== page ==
Re: the question about Parmesan rinds, if your grocery store has a cheese counter, sometimes they sell the rinds separately after grating the cheese—ask them. I usually buy hunks of Parmesan to grate as needed, and when only the rind is left, I throw it in a freezer baggie with the other rinds to use for things like this. You can use them right out of the freezer! I throw a rind into pasta sauce, soups, etc. while they're simmering to add depth and umami. Definitely keep your rinds!


GF-Susan, I agree with you about Eric Kim's writing. In this article and all others. In addition to becoming one of my favorite recipe developers he also has become one of my favorite food writers. I particularly enjoyed this from his article, ""...the beans at Ci Siamo, at once quotidian in ingredients and deluxe in flavor..."


Don’t sweat it on the rinds Yes you would need to buy a “ block “ of Parmesan - probably about 1/2 pound And then take and cut the hard end of - I am guessing the reason she left the sizing vague because it is a bit “ depends “ and not too critical I would guess a piece or pieces about 2 to 4 inches square They are super hard and they gently melt with a dish I have used it in Italian red sauce


To Kathryn re: parm rinds. It’s the side of the chunk of Parmesan cheese that was around the outside of the large wheel of cheese. When you buy a piece you’ll usually notice that the rind is drier and has some of the lettering on it. Some people throw away this part cuz it can’t be grated. It’s great in soups & stocks. Hope this helps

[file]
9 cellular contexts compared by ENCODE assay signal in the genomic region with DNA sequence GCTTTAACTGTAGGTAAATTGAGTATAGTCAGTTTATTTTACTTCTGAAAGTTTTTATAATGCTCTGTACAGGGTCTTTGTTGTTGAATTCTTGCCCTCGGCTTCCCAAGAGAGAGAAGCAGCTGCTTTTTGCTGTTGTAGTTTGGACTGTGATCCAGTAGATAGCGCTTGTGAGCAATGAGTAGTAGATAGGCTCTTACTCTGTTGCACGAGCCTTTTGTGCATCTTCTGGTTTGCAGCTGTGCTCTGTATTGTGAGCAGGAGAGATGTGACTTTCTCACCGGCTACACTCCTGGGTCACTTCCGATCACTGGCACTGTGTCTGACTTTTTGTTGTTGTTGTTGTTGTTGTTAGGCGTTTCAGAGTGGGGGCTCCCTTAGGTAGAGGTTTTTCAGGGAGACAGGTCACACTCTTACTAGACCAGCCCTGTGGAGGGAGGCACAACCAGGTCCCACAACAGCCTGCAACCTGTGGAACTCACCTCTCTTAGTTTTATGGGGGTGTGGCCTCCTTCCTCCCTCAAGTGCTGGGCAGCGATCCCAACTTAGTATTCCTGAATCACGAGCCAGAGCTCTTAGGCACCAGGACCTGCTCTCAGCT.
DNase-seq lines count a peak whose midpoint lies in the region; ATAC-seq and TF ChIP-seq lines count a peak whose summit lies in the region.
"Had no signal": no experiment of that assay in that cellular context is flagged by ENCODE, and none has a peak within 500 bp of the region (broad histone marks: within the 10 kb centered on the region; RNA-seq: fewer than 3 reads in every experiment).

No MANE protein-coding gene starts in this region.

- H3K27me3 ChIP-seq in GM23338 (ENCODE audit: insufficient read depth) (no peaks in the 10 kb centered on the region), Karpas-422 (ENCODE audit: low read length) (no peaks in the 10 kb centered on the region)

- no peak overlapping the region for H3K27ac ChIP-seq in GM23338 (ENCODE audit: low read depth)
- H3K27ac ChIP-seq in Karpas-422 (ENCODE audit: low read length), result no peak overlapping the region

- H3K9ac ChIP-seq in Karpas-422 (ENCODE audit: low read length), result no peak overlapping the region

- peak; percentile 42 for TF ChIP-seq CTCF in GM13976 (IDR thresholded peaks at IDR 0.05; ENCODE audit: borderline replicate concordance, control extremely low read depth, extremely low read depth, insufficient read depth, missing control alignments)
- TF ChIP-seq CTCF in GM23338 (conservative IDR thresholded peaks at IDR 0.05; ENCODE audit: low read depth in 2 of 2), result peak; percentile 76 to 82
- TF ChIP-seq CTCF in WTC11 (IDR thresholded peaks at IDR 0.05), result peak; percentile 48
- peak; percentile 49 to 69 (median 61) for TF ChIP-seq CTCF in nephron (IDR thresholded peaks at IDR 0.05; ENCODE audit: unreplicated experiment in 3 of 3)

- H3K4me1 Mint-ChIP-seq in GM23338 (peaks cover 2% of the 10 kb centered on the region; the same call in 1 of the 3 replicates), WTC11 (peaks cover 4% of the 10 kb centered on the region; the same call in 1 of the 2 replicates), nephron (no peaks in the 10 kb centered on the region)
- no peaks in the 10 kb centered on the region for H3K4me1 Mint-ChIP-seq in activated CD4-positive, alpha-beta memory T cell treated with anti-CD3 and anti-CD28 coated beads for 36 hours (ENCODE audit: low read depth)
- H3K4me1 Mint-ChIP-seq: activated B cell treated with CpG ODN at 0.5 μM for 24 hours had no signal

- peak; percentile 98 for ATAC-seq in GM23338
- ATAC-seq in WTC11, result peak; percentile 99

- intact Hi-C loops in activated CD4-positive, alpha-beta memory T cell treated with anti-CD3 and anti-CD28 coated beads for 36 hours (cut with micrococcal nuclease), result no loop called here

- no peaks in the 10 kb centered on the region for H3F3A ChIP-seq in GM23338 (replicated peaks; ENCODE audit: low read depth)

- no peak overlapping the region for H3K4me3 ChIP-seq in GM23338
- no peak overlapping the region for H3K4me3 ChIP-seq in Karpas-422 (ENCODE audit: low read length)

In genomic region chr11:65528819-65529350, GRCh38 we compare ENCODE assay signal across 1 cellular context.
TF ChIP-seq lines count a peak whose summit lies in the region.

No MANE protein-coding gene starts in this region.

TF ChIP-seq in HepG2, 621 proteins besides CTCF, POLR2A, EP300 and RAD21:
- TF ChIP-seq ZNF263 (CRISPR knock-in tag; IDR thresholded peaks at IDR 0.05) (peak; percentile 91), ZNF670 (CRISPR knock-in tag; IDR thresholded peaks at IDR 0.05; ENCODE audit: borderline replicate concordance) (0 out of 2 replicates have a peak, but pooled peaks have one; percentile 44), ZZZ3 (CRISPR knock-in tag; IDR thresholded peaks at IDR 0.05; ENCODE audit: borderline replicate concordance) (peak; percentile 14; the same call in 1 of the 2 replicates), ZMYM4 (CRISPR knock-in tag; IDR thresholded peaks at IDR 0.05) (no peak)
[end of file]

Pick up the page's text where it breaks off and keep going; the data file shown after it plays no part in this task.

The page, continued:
I almost bought a container of Parmesan Rinds at Whole Foods yesterday! what I do have is a forgotten chunk of Romano left over from holiday cooking, quite dry. Could work…

Katherine West

Parmesan rinds? I don’t have any parmesan in my fridge… and i didn’t see a substitution. So i go to the store and buy what side parmesan to get the rinds? I am so up in the air wih this ingredient and the recipe doesn’t provide ANY assistance. Very disappointing.


Best pot of beans ever! Made as written with three small variations: 1) I used only one type of bean (a huge white bean that is popular in the part of Germany where I live); 2) salted the soaking water (because that's what Marcella Hazan recommends); and 3) doubled the cooking herbs, tripled the number of oil-cured olives (pitted and halved first), and added a sprig of rosemary to the broth. So much flavor and I am already thinking about interesting ways to vary this brilliant recipe


The crisp fried sage and rosemary take an otherwise plain and simple bean bowl to another level. Black olives in oil also add a lot. Rosemary and sage are some of the easiest backyard, or container, herbs to grow. In March here in Idaho we have plenty of fresh herbs to zing up this dish. Plant some for yourself this year and you'll have year-round great smelling and tasting herbs. Thyme is also easy perennial but just getting going now.


So I was on the fence as to whether to try this recipe after reading through the comments. But given the fact that I have come to trust Eric Kim, I gave it a try.... This is a delicious dish. I made it as written, with two exceptions. First, I soaked the beans (gigante, chiapas black bean, marcella bean and whipple bean - the last three are rancho gordo beans) for approx 10 hours NOT in the fridge; Second, I cooked the beans 2 hours, then added some salt, and cooked an hour more. So good. L